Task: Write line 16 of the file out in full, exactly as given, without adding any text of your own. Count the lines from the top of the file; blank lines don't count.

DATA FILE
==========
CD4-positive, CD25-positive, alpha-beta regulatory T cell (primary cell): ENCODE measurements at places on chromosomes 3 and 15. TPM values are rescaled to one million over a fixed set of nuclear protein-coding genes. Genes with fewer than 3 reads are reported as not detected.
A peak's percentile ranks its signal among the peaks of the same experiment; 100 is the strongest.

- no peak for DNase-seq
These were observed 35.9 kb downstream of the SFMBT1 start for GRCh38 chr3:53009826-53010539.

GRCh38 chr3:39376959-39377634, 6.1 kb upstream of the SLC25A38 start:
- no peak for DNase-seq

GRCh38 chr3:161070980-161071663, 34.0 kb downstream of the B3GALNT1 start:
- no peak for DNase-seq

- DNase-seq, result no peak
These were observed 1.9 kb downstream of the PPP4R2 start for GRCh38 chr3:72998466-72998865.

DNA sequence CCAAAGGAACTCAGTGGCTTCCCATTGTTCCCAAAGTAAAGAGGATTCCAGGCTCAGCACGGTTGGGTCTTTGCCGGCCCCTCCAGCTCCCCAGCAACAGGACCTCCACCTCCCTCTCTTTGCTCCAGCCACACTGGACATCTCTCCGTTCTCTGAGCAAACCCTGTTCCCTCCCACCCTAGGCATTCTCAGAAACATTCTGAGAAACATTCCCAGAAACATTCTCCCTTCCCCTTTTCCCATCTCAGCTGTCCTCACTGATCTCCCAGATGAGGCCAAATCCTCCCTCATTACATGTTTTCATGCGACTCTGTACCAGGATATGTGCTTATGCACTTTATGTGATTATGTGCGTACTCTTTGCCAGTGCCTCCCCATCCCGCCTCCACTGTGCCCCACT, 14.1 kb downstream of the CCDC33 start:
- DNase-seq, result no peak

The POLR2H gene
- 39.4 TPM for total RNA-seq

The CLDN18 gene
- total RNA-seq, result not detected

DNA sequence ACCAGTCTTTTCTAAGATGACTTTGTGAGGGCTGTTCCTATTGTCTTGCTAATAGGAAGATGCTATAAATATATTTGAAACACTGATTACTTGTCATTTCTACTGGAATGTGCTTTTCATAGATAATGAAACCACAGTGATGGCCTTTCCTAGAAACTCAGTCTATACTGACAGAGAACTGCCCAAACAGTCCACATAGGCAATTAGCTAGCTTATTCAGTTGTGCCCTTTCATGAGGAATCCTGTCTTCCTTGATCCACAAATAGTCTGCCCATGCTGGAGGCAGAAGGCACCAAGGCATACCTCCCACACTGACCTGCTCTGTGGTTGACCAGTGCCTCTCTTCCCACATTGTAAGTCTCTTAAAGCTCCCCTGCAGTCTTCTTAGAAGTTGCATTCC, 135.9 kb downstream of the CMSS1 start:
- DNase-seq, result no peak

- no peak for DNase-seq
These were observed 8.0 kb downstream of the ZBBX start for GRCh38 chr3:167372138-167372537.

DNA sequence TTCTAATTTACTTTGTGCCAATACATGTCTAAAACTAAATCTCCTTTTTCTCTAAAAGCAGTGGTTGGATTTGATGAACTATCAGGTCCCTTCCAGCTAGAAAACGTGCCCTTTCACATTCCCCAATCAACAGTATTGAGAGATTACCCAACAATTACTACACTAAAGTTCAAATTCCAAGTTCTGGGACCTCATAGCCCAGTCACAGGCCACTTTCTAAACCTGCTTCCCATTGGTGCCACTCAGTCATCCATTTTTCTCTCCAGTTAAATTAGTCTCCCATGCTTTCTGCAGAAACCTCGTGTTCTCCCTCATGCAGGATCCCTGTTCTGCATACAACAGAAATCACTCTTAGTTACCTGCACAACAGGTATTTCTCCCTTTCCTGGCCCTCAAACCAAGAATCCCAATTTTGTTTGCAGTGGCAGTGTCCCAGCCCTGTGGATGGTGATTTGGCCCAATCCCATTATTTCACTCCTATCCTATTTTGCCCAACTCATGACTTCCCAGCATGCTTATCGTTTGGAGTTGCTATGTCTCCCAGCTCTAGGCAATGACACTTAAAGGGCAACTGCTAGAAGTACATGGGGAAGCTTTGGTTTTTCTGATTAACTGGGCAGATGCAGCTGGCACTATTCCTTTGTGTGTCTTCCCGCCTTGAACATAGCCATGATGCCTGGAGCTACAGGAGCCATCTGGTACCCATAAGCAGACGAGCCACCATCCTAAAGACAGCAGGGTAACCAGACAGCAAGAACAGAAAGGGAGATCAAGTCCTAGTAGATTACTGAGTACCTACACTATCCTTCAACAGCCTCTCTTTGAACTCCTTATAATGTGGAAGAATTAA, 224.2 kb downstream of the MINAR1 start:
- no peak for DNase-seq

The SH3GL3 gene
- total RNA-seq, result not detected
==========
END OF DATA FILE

- total RNA-seq, result not detected